July 22, 2024


The Gods Made Home

How Long After Green Card Can I Divorce?

“How long after green card can I divorce,” is a phrase that is frequently searched for by foreign nationals who find themselves in troubled marriages. While you may have gotten married for love and intended to establish a life with your U.S. citizen or lawful permanent resident spouse (LPR), things do not always go as planned.

The short answer to the question: “how long after green card can I divorce” is: there is no set time to get a divorce, after being issued a green card! Although there are no time limits on when a green card holder can get a divorce, if you file for a divorce shortly after getting your green card, the government may view your marriage with suspicion and allege that you entered into a fraudulent marriage. Entering into a sham marriage, just for immigration purposes, violates U.S. immigration laws. The government is cracking down on these types of marriages and will place foreign national spouses, who violate this principle, into deportation/removal proceedings.

If, however, your marriage is genuine and it is headed for a dissolution, you may be wondering what will happen to your immigration status if the marriage ends. As long as you entered into a real marriage and have solid documentation to prove it, you should not worry about getting a divorce.

2-Year Conditional Permanent Residents

If you were granted 2-year conditional permanent residence, you are required to file an I-751 Petition to Remove Conditions or Residence, beginning 90 days before the expiration of the 2-year green card. If your U.S. citizen or LPR spouse refuses to sign the petition, you may apply for a waiver of the joint filing requirement. If you have already obtained a divorce, you do not need to follow the 90-day rule. You may file the I-751 petition as soon as your divorce has been finalized. You should check the divorce waiver box on form I-751 and submit a copy or your divorce decree along with the application and supporting evidence of a bona fide marriage.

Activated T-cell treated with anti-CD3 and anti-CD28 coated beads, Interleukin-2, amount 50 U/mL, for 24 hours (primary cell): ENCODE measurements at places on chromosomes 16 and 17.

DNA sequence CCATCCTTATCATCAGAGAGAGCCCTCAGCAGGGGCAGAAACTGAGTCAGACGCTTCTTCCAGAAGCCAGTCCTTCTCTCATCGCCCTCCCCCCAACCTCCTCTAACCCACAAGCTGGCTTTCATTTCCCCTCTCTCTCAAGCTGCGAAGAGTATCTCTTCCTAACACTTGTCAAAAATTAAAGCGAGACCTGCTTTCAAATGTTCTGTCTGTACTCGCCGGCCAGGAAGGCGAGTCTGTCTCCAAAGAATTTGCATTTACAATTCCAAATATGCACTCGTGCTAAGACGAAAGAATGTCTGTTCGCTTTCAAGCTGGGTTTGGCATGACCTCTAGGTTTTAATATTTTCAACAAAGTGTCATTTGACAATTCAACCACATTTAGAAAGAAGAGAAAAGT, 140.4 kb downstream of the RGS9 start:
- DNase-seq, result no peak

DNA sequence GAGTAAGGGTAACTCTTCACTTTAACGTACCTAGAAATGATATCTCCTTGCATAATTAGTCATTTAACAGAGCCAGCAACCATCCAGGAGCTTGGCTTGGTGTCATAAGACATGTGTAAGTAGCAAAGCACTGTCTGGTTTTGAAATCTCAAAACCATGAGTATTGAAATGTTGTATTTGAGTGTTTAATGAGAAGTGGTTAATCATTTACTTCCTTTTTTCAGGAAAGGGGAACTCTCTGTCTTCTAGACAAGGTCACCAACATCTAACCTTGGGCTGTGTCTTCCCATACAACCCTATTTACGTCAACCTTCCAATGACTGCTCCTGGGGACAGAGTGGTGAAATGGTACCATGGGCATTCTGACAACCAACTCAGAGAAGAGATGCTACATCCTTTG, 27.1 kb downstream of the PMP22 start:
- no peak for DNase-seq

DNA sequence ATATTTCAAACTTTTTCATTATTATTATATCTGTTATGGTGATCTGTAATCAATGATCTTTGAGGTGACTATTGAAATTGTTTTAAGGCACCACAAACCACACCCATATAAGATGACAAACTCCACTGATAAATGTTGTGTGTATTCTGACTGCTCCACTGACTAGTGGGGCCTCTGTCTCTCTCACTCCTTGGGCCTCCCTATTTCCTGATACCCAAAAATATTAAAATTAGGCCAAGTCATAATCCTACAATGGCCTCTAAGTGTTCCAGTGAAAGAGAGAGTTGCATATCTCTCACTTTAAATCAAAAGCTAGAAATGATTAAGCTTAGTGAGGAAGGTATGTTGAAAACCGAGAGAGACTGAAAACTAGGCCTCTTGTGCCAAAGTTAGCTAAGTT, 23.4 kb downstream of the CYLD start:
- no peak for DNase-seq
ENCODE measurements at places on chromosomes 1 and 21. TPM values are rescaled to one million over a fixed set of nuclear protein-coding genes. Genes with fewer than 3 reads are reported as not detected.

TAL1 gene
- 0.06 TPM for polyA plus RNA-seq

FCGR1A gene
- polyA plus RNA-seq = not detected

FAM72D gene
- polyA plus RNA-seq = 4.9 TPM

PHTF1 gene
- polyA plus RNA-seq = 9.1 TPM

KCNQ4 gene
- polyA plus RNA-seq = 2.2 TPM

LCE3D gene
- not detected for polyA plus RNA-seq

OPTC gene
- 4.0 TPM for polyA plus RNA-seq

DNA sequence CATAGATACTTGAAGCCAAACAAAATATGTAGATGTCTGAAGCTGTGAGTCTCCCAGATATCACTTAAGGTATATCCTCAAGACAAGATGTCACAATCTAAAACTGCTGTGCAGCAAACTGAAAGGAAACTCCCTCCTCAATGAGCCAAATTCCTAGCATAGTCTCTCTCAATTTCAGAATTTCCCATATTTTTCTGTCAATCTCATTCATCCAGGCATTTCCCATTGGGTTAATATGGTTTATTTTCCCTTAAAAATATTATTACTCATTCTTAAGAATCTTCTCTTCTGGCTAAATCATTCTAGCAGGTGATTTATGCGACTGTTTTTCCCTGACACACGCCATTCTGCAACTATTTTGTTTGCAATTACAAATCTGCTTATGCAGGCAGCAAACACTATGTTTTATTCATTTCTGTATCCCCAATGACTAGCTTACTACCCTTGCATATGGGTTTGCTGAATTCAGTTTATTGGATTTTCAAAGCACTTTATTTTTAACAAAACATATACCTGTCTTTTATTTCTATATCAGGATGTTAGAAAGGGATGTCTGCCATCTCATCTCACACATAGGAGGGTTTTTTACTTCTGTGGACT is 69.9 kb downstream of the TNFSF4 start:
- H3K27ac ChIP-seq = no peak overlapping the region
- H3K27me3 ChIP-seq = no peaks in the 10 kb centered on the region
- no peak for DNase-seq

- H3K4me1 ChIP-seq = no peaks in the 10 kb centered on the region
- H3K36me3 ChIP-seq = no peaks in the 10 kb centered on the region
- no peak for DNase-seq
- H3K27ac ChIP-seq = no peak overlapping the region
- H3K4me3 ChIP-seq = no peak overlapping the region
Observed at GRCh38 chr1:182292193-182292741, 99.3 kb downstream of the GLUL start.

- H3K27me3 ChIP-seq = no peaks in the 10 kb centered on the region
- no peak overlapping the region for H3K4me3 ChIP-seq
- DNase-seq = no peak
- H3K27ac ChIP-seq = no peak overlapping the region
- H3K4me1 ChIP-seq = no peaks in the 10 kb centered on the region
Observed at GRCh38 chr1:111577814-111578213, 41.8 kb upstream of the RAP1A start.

If divorce proceedings are pending, then submit a copy of the divorce petition with your I-751 immigration application and also check the box that you are applying for a divorce waiver. Once the divorce has been finalized, mail a copy of your divorce decree to the United States Citizenship and Immigration Services (USCIS) office, where your application is pending.

In most cases, applicants who request a divorce waiver are interviewed by an immigration officer to verify whether their marriage was real. It is strongly advised that you hire an experienced immigration attorney to assist you in this process.

10-Year Green Card Holders

If you obtained a 10-year green card, there are no additional immigration applications to file. You may continue to renew your green card or apply for U.S. citizenship. If you are renewing your green card, information about your divorce is not required, unless you legally changed your name during the divorce process. If you are applying for U.S. citizenship, you must include a copy of your divorce decree with your application.

U.S. immigration law anticipates that marriages will break down. You will not be penalized if your marriage falls apart. You are not required to stay in an abusive or otherwise failing relationship because you obtained your green card through your spouse. Sometimes a divorce is the best decision to move forward with your life.